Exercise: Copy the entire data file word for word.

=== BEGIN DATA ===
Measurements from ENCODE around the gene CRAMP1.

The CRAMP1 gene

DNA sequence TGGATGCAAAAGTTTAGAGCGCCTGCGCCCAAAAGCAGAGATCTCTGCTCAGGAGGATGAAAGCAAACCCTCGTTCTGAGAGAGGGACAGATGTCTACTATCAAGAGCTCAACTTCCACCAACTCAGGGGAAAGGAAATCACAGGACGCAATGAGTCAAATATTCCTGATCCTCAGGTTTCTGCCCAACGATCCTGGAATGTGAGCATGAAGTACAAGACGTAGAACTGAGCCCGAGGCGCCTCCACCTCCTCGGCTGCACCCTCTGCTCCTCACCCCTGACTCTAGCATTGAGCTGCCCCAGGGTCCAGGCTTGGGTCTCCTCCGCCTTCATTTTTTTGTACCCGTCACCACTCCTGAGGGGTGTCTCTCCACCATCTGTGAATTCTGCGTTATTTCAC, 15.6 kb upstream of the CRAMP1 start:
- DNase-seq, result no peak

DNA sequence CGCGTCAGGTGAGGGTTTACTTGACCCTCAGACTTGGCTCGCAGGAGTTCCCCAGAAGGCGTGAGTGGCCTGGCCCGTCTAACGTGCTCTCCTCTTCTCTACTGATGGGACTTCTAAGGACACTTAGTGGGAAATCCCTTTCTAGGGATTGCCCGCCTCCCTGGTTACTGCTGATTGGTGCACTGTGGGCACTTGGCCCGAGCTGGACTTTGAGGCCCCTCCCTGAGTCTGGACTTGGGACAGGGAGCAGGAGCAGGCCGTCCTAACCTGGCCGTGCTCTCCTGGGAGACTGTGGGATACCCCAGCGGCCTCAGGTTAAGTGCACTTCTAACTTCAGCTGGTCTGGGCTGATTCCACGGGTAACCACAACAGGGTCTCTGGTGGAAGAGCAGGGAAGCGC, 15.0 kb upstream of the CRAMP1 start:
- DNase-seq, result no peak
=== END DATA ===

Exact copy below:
Measurements from ENCODE around the gene CRAMP1.

The CRAMP1 gene

DNA sequence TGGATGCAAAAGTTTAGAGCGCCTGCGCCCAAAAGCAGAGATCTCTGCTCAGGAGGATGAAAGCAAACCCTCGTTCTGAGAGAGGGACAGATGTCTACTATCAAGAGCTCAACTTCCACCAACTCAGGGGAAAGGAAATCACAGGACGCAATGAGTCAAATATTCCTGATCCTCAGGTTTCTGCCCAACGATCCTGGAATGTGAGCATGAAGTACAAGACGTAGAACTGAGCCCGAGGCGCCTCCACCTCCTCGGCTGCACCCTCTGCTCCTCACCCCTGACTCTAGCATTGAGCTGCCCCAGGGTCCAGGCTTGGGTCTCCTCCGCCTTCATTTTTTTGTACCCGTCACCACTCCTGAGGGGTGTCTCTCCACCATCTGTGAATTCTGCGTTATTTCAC, 15.6 kb upstream of the CRAMP1 start:
- DNase-seq, result no peak

DNA sequence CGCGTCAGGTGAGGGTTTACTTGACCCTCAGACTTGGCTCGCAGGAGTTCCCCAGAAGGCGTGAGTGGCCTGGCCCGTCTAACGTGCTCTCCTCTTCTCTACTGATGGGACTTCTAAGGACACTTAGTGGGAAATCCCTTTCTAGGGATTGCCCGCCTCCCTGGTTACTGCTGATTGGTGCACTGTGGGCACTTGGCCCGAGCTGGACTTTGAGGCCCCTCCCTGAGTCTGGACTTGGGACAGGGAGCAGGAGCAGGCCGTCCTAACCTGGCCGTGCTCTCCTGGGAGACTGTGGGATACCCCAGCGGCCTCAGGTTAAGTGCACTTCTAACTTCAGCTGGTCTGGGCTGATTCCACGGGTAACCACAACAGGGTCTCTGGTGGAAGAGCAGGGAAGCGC, 15.0 kb upstream of the CRAMP1 start:
- DNase-seq, result no peak